Special Olympics athletes to convene at Emory

By Kimber Williams | Emory Report | May 29, 2014

Story image

Runners compete in the Special Olympics Georgia Summer Games, held annually at Emory. Photo by Mike Powell.

Gathering in a spirit of competition and camaraderie, nearly 3,000 athletes, coaches and their supporters will arrive at Emory this weekend for the 2014 Special Olympics Georgia Summer Games.

The event is expected to draw one of the largest turnouts in Georgia Special Olympics summer games history, due in part to recent additions of flag football and speedwalking to the lineup of athletic events, says Special Olympics spokesperson Wendy Bigham.

"We believe that this is on track to be the largest state games that we've ever hosted," Bigham says. "And we're just so excited to be able to hold them on such a beautiful campus."

The games kick off with opening ceremonies at McDonough Field on Friday, May 30, at 7:30 p.m., which includes the symbolic lighting of the "Flame of Hope" — the culmination of a Law Enforcement Torch Run that raises money for Special Olympics Georgia.

The opening ceremony will be followed immediately by a dance for athletes, with sporting events running at Emory venues through Sunday, June 1.

Special Olympics events are free and open to the public, and the Emory community is invited to come out and watch. "There are events going on throughout the weekend, and we would love as many fans in the stands as possible," says Sherry Ebrahimi, director of university conferences at Emory.

The annual games mark a longstanding relationship between the University and Georgia Special Olympics, says Bigham, adding that Emory has hosted the event for at least the past 25 years.

Ebrahimi notes that the games touch many parts of the campus community, from housing services — athletes and coaches will literally fill every dorm room on the main campus — to Sodexo, which will feed guests; and from University Police to Campus Services staff, many of whom will spend the night on campus to ensure that everything runs smoothly for visitors.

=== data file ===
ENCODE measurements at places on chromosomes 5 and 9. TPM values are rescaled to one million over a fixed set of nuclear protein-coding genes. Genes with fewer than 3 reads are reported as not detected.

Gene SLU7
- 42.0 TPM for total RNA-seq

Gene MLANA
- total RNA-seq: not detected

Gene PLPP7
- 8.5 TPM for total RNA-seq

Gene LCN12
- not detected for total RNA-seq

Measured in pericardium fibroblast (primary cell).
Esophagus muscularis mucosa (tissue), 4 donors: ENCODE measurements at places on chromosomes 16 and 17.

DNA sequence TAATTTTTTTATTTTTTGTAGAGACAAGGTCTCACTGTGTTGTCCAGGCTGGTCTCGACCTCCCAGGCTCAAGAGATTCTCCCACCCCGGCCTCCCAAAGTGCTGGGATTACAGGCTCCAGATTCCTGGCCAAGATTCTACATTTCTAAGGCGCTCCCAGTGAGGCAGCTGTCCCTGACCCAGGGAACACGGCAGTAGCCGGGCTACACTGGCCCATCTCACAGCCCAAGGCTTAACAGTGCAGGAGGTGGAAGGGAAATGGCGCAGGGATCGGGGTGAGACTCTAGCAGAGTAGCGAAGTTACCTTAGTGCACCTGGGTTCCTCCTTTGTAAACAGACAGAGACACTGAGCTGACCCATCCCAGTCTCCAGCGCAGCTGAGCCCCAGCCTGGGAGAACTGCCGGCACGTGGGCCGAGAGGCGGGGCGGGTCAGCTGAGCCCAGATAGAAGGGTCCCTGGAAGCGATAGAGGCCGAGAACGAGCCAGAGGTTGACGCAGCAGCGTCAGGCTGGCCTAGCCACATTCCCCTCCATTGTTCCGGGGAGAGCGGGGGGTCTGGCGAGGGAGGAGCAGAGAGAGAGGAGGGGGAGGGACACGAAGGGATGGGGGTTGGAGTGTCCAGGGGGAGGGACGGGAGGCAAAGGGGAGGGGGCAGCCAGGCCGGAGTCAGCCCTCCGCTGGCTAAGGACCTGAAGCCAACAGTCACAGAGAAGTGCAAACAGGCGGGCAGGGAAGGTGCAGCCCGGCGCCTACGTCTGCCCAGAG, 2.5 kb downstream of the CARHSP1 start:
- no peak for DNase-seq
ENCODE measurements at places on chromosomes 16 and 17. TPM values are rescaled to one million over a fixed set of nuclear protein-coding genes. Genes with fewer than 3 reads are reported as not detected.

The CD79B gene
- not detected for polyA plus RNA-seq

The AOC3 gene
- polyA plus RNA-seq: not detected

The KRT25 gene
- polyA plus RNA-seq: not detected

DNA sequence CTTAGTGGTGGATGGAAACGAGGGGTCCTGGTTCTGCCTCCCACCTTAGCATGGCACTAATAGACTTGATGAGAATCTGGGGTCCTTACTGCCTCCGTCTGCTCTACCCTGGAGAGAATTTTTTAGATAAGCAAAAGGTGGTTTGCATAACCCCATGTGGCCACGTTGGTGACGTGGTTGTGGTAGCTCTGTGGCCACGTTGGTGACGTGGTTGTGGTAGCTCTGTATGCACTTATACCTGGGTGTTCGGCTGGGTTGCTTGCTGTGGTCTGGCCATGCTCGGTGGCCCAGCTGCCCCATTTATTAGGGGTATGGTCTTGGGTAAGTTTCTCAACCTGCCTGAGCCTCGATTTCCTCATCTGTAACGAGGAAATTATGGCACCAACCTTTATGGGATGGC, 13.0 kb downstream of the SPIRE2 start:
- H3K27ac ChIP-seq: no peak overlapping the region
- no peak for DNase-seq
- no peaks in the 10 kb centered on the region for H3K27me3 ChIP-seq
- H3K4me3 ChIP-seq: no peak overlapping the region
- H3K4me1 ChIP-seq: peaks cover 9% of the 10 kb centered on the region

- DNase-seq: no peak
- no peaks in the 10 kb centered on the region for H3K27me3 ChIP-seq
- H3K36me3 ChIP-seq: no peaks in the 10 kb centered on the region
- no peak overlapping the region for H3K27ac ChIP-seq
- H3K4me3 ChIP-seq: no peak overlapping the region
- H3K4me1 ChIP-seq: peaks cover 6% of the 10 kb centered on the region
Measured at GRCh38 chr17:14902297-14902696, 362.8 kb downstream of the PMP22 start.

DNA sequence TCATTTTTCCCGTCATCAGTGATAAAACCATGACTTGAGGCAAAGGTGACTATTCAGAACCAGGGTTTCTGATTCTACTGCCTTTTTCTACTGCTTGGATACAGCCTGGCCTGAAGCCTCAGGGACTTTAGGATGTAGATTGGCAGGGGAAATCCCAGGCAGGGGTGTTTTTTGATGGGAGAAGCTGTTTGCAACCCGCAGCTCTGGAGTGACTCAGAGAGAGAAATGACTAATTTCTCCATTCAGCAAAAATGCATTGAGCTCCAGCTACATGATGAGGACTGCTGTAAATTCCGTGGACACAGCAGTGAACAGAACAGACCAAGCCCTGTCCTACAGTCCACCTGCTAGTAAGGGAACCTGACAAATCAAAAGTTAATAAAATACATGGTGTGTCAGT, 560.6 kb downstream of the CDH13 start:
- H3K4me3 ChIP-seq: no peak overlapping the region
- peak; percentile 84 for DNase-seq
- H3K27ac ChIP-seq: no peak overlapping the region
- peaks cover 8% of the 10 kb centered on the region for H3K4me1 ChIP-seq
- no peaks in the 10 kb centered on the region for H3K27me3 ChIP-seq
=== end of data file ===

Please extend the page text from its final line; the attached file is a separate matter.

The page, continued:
"It's definitely a way that Emory gives back to the community," she says. "My student staff works so hard for Special Olympics, basically running 24-hour overnight shifts, but it's a wonderful thing."

"It's also a great way to kick off our University conferences season, which will bring some 60 different groups to campus this summer," adds Ebrahimi.

Special Olympics Georgia has hosted summer games for special needs athletes since 1970 — among five seasonal state games held throughout Georgia each year.

"This is all about giving athletes hope and the ability to see they can accomplish many things and be successful and be good at something," Bigham explains. "For the community, it's a chance to see that, across the board, we have more in common than not."

This years Summer Olympic events will include:

  • Athletics (track and field)
  • Aquatics
  • Gymnastics
  • Distance running/walking (speedwalking)
  • Flag football
  • Soccer
  • Table tennis
  • Tennis
  • Track & field
  • Volleyball

Participants will begin arriving Thursday, but because many travel to the games on buses, parking should not be an issue for members of the Emory community, Ebrahimi says.

Special Olympics volunteers

Athletes and volunteers celebrate together at the Special Olympics Georgia Summer Games. Photo by Rod Reilly.

Athletic events are scheduled at McDonough Field, Kaminsky-Candler Field, and throughout the Woodruff Physical Education Center (WoodPEC), track and tennis courts.

The mission of Special Olympics Georgia is to provide year-round sports training and athletic competition in a variety of Olympic-type sports for children and adults with intellectual disabilities.

In recent years, the organization has been recognized for holding among the largest Special Olympics games in the nation. Today, they boast 26,702 registered athletes, ranging in age from 8 to 83.

Participation not only provides opportunities to develop physical fitness, but a chance to share personal gifts, skills and friendship with their families, other Special Olympics athletes and the community, says Michelle Moreland, volunteer director of games.

"I think people are catching on that these games are important to not only Georgia, but our communities and our society," Moreland says.

"I've been a volunteer for 15 years, and in that time, I think the culture has changed toward acceptance," she continues. "I hope it's also being reflected this year in seeing more athletes participating. There are so many special needs children out there who don't even know about Special Olympics and could benefit from being a part of it."

For more information about Special Olympics of Georgia or a schedule of this weekend's events, check here.